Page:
There are newer employer reviews for Fidelity Investments
There are newer employer reviews for Fidelity Investments

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Helpful (1)

Great company to settle down and retire from; not best for earlier in your career if you wish to learn.

  • Work/Life Balance
  • Culture & Values
  • Career Opportunities
  • Comp & Benefits
  • Senior Management
Current Employee - Senior Analyst in Merrimack, NH
Current Employee - Senior Analyst in Merrimack, NH

I have been working at Fidelity Investments full-time (More than 5 years)

Recommends
Positive Outlook
Approves of CEO
Recommends
Positive Outlook
Approves of CEO

Pros

Great perks. In terms of bonus, profit sharing, 401(k) match, health and insurance benefits. If you are good management usually goes at length to keep you happy and retain you. Does respect work life balance.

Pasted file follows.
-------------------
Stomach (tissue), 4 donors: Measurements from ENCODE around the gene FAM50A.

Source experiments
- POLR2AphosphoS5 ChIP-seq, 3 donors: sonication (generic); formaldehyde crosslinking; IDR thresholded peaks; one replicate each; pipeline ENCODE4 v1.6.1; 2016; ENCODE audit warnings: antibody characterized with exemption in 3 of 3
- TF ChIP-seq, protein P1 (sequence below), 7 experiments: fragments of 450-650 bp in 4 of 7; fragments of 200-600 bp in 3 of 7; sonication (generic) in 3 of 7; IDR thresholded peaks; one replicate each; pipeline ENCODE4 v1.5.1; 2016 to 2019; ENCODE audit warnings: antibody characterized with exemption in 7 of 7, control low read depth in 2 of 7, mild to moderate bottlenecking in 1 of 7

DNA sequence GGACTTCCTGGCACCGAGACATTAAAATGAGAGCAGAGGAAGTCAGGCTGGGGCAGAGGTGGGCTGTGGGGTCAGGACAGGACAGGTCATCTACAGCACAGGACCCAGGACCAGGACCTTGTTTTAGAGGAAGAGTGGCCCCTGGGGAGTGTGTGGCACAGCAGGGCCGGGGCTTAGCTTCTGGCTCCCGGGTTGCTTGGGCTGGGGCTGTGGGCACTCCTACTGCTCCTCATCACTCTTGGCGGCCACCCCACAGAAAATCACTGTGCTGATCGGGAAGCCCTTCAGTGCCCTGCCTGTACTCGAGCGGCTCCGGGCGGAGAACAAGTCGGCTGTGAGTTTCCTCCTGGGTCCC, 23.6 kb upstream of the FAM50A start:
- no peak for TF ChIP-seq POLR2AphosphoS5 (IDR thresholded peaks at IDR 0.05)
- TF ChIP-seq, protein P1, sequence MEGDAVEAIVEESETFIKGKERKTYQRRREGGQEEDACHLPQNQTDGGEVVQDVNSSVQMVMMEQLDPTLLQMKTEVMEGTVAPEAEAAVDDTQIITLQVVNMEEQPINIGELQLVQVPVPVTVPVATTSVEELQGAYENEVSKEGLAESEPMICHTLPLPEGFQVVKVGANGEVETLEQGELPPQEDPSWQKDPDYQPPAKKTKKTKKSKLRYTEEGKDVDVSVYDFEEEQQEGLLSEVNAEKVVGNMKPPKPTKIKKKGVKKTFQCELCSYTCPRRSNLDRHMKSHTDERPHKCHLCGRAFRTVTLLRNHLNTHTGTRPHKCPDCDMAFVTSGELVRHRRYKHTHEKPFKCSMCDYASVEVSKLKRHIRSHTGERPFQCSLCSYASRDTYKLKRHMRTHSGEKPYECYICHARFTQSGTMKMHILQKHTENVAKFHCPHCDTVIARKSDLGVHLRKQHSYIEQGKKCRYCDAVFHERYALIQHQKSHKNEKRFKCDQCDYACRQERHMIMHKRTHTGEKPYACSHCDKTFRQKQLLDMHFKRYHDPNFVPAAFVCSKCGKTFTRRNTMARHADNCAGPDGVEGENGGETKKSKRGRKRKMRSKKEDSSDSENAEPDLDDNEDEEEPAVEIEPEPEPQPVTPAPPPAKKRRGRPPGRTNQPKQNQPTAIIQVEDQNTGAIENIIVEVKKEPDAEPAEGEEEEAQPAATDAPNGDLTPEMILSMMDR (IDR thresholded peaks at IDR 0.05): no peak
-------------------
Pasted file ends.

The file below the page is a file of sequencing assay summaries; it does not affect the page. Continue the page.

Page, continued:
Cons

Bit of bureaucracy and personal interests make environment little rigid in terms of work and future roadmaps. Since a big part of salaries ( specially from senior levels) are tied to bonuses, focus changes from overall team goal to personal goals and marketing, making environment unpleasant. If you are a technical personal specially earlier in your career and want to grow technically, this might not be the right place to start.

Advice to Management

Continue what you are doing to retain good employees. Please reduce bureaucracy and come up with better ways to retain your technical staff.

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  1. Helpful (6)

    Place is a circus act and real investors should run away, fast!

    • Work/Life Balance
    • Culture & Values
    • Career Opportunities
    • Comp & Benefits
    • Senior Management
    Former Employee - Senior Account Executive in Atlanta, GA
    Former Employee - Senior Account Executive in Atlanta, GA